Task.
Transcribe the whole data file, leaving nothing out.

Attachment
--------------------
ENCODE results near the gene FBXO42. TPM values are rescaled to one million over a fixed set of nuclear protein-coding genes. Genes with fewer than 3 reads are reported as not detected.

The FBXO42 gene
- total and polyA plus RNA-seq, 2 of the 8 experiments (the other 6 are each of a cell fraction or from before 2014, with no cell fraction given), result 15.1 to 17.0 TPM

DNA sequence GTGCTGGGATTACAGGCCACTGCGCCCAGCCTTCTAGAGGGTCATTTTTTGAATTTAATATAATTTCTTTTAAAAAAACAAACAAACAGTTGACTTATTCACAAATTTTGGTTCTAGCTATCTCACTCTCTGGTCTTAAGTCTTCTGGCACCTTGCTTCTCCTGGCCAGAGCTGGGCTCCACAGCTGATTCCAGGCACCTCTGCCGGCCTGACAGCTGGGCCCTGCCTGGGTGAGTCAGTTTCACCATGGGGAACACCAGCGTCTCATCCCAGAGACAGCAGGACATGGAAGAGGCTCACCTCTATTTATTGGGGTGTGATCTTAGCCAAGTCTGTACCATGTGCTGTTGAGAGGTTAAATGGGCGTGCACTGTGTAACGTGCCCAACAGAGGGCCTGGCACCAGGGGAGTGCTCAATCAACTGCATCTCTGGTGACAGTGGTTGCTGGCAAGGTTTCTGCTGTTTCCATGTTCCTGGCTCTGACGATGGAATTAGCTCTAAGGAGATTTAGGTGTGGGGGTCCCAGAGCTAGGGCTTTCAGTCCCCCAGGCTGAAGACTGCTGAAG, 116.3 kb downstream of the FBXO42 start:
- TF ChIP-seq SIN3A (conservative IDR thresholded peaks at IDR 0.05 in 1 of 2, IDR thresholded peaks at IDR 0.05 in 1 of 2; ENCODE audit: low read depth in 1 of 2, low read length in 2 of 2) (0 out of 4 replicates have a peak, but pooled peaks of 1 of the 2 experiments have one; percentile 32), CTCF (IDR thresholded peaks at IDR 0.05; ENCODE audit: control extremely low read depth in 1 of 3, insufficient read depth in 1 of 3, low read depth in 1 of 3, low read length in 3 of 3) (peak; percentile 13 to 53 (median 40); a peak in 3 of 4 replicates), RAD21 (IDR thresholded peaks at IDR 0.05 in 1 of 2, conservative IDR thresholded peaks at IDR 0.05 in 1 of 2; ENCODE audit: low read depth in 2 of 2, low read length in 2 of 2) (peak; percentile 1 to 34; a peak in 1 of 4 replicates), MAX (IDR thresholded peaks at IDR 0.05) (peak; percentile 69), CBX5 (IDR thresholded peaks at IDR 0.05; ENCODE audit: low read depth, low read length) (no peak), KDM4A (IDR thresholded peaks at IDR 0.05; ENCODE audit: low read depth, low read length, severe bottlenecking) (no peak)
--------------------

ENCODE results near the gene FBXO42. TPM values are rescaled to one million over a fixed set of nuclear protein-coding genes. Genes with fewer than 3 reads are reported as not detected.

The FBXO42 gene
- total and polyA plus RNA-seq, 2 of the 8 experiments (the other 6 are each of a cell fraction or from before 2014, with no cell fraction given), result 15.1 to 17.0 TPM

DNA sequence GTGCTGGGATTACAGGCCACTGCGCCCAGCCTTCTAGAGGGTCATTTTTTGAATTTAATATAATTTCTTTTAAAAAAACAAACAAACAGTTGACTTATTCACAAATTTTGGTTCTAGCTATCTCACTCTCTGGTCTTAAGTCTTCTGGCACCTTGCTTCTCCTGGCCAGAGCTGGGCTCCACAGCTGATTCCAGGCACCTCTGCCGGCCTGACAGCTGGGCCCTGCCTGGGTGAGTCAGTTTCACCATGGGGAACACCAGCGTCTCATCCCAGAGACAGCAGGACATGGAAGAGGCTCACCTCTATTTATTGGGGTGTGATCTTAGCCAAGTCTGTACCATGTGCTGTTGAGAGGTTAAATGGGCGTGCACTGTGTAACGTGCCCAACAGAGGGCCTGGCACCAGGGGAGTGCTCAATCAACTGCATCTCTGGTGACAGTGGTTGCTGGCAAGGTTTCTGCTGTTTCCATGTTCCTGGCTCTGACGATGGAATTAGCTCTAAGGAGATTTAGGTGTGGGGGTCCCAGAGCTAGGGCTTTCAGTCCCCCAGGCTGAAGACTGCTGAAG, 116.3 kb downstream of the FBXO42 start:
- TF ChIP-seq SIN3A (conservative IDR thresholded peaks at IDR 0.05 in 1 of 2, IDR thresholded peaks at IDR 0.05 in 1 of 2; ENCODE audit: low read depth in 1 of 2, low read length in 2 of 2) (0 out of 4 replicates have a peak, but pooled peaks of 1 of the 2 experiments have one; percentile 32), CTCF (IDR thresholded peaks at IDR 0.05; ENCODE audit: control extremely low read depth in 1 of 3, insufficient read depth in 1 of 3, low read depth in 1 of 3, low read length in 3 of 3) (peak; percentile 13 to 53 (median 40); a peak in 3 of 4 replicates), RAD21 (IDR thresholded peaks at IDR 0.05 in 1 of 2, conservative IDR thresholded peaks at IDR 0.05 in 1 of 2; ENCODE audit: low read depth in 2 of 2, low read length in 2 of 2) (peak; percentile 1 to 34; a peak in 1 of 4 replicates), MAX (IDR thresholded peaks at IDR 0.05) (peak; percentile 69), CBX5 (IDR thresholded peaks at IDR 0.05; ENCODE audit: low read depth, low read length) (no peak), KDM4A (IDR thresholded peaks at IDR 0.05; ENCODE audit: low read depth, low read length, severe bottlenecking) (no peak)